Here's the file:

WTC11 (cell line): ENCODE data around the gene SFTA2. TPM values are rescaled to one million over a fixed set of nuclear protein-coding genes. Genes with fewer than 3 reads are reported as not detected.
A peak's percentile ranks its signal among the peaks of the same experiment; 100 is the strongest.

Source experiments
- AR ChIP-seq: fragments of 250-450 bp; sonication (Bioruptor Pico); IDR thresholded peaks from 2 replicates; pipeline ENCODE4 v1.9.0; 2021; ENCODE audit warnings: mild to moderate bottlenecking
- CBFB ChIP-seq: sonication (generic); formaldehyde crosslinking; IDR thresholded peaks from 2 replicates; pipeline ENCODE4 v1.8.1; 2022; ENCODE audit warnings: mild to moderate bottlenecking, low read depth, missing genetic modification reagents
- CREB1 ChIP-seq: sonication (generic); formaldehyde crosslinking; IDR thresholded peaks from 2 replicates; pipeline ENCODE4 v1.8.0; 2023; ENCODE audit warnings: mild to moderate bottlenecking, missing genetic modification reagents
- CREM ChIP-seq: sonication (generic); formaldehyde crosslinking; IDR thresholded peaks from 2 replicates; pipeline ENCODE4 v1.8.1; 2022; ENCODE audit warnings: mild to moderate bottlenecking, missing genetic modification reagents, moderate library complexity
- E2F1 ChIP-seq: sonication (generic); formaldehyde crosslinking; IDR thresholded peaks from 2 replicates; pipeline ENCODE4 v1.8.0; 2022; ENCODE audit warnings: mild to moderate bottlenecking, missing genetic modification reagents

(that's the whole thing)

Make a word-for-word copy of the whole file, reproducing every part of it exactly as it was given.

WTC11 (cell line): ENCODE data around the gene SFTA2. TPM values are rescaled to one million over a fixed set of nuclear protein-coding genes. Genes with fewer than 3 reads are reported as not detected.
A peak's percentile ranks its signal among the peaks of the same experiment; 100 is the strongest.

Source experiments
- AR ChIP-seq: fragments of 250-450 bp; sonication (Bioruptor Pico); IDR thresholded peaks from 2 replicates; pipeline ENCODE4 v1.9.0; 2021; ENCODE audit warnings: mild to moderate bottlenecking
- CBFB ChIP-seq: sonication (generic); formaldehyde crosslinking; IDR thresholded peaks from 2 replicates; pipeline ENCODE4 v1.8.1; 2022; ENCODE audit warnings: mild to moderate bottlenecking, low read depth, missing genetic modification reagents
- CREB1 ChIP-seq: sonication (generic); formaldehyde crosslinking; IDR thresholded peaks from 2 replicates; pipeline ENCODE4 v1.8.0; 2023; ENCODE audit warnings: mild to moderate bottlenecking, missing genetic modification reagents
- CREM ChIP-seq: sonication (generic); formaldehyde crosslinking; IDR thresholded peaks from 2 replicates; pipeline ENCODE4 v1.8.1; 2022; ENCODE audit warnings: mild to moderate bottlenecking, missing genetic modification reagents, moderate library complexity
- E2F1 ChIP-seq: sonication (generic); formaldehyde crosslinking; IDR thresholded peaks from 2 replicates; pipeline ENCODE4 v1.8.0; 2022; ENCODE audit warnings: mild to moderate bottlenecking, missing genetic modification reagents